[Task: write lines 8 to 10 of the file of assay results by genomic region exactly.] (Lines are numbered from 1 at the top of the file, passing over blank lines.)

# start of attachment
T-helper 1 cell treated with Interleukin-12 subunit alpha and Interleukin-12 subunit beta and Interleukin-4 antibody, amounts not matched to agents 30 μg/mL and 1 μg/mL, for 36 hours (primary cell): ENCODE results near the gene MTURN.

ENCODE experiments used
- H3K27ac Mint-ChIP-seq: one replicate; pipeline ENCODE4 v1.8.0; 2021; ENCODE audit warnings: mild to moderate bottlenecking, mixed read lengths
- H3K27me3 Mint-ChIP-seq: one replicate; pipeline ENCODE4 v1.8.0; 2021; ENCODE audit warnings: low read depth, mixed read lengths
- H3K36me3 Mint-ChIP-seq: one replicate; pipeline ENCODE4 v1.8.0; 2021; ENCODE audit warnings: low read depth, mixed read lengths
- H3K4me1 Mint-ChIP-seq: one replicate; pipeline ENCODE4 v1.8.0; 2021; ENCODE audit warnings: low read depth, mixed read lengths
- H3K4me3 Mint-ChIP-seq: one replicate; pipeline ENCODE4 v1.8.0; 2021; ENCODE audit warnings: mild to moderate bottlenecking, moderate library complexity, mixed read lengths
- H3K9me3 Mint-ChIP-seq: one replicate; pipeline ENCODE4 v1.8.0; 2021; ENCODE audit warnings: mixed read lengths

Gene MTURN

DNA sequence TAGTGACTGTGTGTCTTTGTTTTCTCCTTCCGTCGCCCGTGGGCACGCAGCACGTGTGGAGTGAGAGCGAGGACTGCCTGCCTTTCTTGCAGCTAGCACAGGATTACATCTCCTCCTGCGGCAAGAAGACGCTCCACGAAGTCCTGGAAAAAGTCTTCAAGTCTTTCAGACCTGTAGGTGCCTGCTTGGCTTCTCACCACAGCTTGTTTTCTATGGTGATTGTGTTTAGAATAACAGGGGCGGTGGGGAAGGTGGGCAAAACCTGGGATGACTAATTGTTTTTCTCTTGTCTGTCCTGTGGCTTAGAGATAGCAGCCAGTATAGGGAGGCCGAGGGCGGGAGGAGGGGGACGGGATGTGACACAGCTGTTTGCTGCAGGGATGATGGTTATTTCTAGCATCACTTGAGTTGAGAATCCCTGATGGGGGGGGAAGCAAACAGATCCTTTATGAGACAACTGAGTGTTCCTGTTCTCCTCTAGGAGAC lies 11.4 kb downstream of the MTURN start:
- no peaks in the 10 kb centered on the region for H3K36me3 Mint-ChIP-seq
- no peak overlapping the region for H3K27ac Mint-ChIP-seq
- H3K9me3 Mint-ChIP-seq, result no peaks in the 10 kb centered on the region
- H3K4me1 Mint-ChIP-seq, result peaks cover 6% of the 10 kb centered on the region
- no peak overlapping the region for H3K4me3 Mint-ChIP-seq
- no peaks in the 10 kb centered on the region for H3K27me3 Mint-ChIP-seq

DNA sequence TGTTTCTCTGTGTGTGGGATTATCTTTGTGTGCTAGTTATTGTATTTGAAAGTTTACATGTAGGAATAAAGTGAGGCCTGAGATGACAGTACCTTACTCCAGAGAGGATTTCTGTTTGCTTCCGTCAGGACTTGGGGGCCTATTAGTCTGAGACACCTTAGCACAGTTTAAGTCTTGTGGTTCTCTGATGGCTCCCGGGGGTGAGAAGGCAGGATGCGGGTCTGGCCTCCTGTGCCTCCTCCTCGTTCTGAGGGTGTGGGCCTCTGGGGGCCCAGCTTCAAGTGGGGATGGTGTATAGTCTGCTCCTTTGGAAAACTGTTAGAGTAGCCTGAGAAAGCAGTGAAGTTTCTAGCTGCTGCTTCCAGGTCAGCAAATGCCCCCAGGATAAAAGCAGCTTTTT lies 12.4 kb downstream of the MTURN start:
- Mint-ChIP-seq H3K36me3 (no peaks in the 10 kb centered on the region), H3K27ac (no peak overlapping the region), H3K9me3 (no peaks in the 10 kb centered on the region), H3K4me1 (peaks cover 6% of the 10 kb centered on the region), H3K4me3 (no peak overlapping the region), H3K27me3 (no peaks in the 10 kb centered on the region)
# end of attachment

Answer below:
- H3K9me3 Mint-ChIP-seq: one replicate; pipeline ENCODE4 v1.8.0; 2021; ENCODE audit warnings: mixed read lengths

Gene MTURN

DNA sequence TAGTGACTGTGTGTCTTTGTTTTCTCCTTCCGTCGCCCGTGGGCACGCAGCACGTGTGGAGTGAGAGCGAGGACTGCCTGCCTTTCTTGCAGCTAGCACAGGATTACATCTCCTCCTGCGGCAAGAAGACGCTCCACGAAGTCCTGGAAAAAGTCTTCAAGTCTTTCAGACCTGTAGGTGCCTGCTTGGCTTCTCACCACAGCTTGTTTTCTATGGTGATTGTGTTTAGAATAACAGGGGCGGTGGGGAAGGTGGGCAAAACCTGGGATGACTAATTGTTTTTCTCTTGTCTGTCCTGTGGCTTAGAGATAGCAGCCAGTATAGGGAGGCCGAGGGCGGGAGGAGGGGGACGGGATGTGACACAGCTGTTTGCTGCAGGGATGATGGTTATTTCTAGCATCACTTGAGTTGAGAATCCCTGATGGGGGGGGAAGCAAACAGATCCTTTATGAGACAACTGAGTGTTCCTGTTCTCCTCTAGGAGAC lies 11.4 kb downstream of the MTURN start: